The third edition of the wonderfully curated Kampala International Theatre Festival ended yesterday at Ndere Center where it has been happening for five days.
The event which was made possible by a partnership between Bayimba Foundation and Sundance Institute East Africa (SIEA) has always geared towards showcasing plays from emerging and established African playwrights that are topical and focus on gaining a diverse audience, as well as telling a story beyond our neighborhood.
This time though, there was more than telling a different story – the element of physical and psychological space had also come in – the festival was migrating from the National Theatre to Ndere Centre, this meant that a lot was going to change especially with the set up.
Of course, Ndere Centre is not as facilitated as the National Theatre thus productions had to be specifically curated for its kind of space and of course the psychological effect the said space would have on those in it.
Thus, much as some people had watched the opening production – The Audience Must Say Amen by Peter Kagayi, having it at Ndere Centre meant a whole new different feel, especially with lines from his poem In 2065, where he predicts that the National Theatre will be a shopping mall…
But even when the improvised spaces were something to muse about, it was the feel of belonging and identity that ruled supreme at the five day fete.
With productions like Black by Aganza Kisaka, The Audience Musy Say Amen by Peter Kagayi, Tropical Fish by Doreen Baingana to Surrogate by Achiro Patricia, the topics even different had a message of people either accepting who they are regardless of the challenges.
For instance, in the opening production, you had Kagayi decry the state of the country with a satirical line – ‘My country is a badly taken selfie’ from When Tongues Light Bonfires, yet as he ends the poem, he asks us not to delete the selfie, but accept all its deformities.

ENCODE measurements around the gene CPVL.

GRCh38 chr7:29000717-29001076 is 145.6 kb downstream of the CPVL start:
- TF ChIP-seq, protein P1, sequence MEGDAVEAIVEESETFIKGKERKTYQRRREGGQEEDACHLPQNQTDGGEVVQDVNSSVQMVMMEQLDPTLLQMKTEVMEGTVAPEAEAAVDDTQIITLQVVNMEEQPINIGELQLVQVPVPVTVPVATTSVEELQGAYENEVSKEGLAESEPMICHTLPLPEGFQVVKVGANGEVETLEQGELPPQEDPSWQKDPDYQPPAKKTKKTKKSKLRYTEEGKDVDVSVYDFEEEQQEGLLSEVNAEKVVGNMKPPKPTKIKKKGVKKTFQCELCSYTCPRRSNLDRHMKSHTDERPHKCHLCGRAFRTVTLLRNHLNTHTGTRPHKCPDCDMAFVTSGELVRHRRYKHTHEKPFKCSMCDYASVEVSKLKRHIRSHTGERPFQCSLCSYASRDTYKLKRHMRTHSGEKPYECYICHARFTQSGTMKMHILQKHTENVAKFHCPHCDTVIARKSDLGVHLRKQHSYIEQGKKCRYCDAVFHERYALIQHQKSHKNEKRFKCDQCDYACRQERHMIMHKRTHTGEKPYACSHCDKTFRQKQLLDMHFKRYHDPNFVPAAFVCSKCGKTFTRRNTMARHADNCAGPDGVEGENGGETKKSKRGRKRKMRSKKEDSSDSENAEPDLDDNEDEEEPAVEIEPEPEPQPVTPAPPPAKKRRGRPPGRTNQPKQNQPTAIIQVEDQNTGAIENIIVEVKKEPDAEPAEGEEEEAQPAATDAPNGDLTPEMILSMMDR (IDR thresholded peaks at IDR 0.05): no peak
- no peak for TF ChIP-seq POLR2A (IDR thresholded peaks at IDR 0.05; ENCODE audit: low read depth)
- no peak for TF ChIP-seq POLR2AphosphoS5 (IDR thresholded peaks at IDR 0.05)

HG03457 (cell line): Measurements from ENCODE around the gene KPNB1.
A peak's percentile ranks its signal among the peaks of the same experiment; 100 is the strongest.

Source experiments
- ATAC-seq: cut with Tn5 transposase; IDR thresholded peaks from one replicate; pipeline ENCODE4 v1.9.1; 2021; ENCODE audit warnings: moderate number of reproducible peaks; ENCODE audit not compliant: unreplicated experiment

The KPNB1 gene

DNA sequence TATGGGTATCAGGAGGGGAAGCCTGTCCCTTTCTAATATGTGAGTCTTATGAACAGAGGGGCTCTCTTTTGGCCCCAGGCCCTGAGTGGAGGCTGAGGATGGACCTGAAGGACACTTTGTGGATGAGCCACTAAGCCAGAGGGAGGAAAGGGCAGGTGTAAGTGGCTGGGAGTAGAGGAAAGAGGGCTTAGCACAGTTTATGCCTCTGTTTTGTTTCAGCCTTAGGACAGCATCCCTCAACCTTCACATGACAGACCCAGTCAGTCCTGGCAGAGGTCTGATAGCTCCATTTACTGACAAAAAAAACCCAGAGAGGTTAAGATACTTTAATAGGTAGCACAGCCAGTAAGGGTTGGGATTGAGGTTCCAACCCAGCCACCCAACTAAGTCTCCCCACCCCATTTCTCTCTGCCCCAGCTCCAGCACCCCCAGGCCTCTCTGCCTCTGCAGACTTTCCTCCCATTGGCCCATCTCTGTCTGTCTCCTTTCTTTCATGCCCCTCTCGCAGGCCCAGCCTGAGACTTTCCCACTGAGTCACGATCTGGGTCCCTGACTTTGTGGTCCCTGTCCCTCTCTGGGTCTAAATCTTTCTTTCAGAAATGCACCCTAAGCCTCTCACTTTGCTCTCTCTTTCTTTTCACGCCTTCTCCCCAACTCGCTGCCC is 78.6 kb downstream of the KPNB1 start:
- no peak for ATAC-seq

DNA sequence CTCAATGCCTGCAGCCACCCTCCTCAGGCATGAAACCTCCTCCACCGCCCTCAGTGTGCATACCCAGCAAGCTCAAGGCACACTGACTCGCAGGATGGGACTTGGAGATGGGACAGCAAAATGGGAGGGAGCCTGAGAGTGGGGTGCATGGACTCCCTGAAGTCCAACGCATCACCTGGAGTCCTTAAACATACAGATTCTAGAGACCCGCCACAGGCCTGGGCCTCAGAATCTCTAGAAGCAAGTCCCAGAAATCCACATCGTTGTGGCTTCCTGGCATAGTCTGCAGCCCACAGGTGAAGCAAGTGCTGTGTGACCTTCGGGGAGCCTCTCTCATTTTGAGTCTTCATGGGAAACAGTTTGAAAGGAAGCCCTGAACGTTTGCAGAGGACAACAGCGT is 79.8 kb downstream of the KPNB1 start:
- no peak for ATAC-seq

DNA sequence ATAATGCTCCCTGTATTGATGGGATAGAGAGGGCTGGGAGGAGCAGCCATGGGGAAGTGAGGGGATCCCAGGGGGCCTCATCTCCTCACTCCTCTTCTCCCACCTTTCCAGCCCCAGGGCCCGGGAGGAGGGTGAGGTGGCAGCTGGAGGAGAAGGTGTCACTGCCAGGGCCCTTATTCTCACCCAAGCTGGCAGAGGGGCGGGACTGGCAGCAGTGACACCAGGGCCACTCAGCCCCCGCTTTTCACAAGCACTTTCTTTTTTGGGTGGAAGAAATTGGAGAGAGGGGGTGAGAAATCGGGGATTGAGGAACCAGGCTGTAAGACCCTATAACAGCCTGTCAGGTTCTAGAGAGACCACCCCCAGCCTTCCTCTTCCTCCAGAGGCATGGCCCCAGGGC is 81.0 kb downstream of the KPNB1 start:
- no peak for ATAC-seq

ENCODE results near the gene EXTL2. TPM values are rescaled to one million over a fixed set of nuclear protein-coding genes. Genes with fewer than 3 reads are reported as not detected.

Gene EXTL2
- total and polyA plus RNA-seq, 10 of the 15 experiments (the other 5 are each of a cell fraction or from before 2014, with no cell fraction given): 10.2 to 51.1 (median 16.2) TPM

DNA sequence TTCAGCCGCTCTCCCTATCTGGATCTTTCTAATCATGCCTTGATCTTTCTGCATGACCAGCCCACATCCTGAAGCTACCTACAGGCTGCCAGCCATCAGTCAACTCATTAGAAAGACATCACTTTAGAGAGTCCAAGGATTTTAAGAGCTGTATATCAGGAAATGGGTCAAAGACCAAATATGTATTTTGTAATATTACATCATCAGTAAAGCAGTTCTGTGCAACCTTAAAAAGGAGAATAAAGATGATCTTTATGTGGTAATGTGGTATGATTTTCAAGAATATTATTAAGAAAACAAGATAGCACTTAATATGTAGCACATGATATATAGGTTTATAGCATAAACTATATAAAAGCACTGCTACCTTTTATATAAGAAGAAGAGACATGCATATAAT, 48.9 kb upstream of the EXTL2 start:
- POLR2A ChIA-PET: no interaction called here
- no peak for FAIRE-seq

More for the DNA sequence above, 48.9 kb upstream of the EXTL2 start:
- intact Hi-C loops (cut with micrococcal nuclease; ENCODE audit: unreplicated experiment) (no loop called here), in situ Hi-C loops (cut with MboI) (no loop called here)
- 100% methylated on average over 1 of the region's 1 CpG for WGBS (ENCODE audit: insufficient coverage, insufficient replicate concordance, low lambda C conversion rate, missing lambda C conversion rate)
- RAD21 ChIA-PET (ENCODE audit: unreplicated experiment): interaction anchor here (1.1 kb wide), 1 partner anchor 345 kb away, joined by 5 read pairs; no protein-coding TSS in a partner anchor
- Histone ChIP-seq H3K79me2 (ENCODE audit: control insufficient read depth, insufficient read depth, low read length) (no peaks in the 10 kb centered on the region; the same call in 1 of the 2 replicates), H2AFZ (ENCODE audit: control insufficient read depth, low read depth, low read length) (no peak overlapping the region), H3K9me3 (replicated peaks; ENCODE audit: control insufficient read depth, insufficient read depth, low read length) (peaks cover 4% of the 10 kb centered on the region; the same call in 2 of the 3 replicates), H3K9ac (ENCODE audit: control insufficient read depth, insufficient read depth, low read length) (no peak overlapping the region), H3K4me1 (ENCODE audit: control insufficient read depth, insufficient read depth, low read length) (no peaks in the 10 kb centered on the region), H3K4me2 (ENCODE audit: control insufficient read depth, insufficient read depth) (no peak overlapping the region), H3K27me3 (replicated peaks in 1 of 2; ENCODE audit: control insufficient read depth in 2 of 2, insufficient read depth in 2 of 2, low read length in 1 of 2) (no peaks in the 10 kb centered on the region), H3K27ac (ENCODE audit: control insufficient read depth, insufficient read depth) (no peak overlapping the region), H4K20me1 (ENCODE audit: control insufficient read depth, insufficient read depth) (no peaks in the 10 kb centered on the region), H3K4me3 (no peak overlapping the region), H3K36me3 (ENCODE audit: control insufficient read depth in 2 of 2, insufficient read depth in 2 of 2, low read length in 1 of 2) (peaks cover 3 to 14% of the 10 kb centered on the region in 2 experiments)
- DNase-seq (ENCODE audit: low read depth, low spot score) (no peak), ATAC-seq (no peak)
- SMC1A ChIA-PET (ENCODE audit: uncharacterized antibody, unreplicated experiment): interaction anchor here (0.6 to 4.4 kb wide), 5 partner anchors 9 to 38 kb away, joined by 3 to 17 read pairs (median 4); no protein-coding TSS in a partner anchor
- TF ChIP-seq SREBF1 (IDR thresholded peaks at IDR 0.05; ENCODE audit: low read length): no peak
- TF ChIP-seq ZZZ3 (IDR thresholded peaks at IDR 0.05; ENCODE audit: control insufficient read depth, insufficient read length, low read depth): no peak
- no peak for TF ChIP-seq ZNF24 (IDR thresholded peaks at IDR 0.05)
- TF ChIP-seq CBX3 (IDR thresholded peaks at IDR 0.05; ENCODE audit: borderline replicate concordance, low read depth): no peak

In other productions like Tropical Fish, actress Rehema Nanfuka was on a discovery of the power of her sexuality after an affair with a older white man in Kampala. of course at the beginning of the show, she’s thrilled by a fact that people at the streets will see her kiss a white man or a mere thought of sleeping with one, though as the story progresses, it becomes an exploration of her worth as a black woman.
While in Surrogate, a young woman that gets pregnant out of wedlock with a homosexual man [in a society where being gay is loathed], in the story, the woman is fighting to be accepted. But it’s Black where a proud African girl studying abroad wants to return to her home country because she is fed-up of studying in a place and in system where black people are stereotyped and mistreated.
Of course, in an earlier interview with the reporter, Asiimwe Deborah, notes that they didn’t chose the productions basing on what they were talking about but confirm that these are the stories occupying people’s minds, thanks to what is happening in the country and the world today.
The festival that ended last night closed with the Morning Sun a production from USA/Ethiopia the plot was rarther different as it tackled issues surrounding fistula, other brilliant productions included Kawuna… You’re It by Kemiyondo Coutinho, The Most Wretched of the Earth by William Chewe Musonda from Zambia and Allos: The Story of Carlos Bulosan by Giovanni Ortega from USA.
First Published in The Observer